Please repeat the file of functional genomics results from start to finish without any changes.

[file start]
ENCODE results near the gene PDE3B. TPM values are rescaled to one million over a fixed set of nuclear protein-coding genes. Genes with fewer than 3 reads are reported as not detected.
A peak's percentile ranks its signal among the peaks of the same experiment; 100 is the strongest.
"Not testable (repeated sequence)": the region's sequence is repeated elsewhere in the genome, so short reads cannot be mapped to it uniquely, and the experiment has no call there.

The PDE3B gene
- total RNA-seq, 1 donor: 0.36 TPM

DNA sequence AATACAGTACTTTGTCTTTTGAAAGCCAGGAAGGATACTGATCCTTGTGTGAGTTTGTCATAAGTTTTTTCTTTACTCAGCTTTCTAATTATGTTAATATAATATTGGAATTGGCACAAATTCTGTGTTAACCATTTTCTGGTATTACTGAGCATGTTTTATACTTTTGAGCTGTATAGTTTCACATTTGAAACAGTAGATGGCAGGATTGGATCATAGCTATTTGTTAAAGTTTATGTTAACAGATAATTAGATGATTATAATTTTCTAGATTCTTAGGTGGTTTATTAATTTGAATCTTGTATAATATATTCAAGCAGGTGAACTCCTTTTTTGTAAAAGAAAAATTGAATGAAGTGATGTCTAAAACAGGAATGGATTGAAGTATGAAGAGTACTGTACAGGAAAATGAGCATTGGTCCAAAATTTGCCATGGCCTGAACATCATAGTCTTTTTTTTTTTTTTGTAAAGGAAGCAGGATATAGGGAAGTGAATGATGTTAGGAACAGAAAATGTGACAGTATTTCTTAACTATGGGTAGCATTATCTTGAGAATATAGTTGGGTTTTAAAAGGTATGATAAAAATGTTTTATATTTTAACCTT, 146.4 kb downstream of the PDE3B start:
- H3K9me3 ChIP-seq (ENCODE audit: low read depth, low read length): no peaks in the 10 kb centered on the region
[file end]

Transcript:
ENCODE results near the gene PDE3B. TPM values are rescaled to one million over a fixed set of nuclear protein-coding genes. Genes with fewer than 3 reads are reported as not detected.
A peak's percentile ranks its signal among the peaks of the same experiment; 100 is the strongest.
"Not testable (repeated sequence)": the region's sequence is repeated elsewhere in the genome, so short reads cannot be mapped to it uniquely, and the experiment has no call there.

The PDE3B gene
- total RNA-seq, 1 donor: 0.36 TPM

DNA sequence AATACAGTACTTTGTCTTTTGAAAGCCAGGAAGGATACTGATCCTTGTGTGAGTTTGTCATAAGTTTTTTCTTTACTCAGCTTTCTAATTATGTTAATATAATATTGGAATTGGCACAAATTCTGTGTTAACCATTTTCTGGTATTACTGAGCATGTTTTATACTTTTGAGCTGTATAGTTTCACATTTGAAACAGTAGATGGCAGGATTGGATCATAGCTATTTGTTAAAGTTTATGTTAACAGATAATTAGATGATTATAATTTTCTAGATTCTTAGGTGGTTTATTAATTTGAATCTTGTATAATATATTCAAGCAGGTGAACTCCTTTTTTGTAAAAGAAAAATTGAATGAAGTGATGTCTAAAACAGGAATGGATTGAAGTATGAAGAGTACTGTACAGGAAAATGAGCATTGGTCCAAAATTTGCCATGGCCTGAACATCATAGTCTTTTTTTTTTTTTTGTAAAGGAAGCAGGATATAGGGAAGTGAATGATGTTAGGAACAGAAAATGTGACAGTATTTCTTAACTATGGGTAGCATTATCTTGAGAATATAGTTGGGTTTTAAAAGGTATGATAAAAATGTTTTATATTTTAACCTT, 146.4 kb downstream of the PDE3B start:
- H3K9me3 ChIP-seq (ENCODE audit: low read depth, low read length): no peaks in the 10 kb centered on the region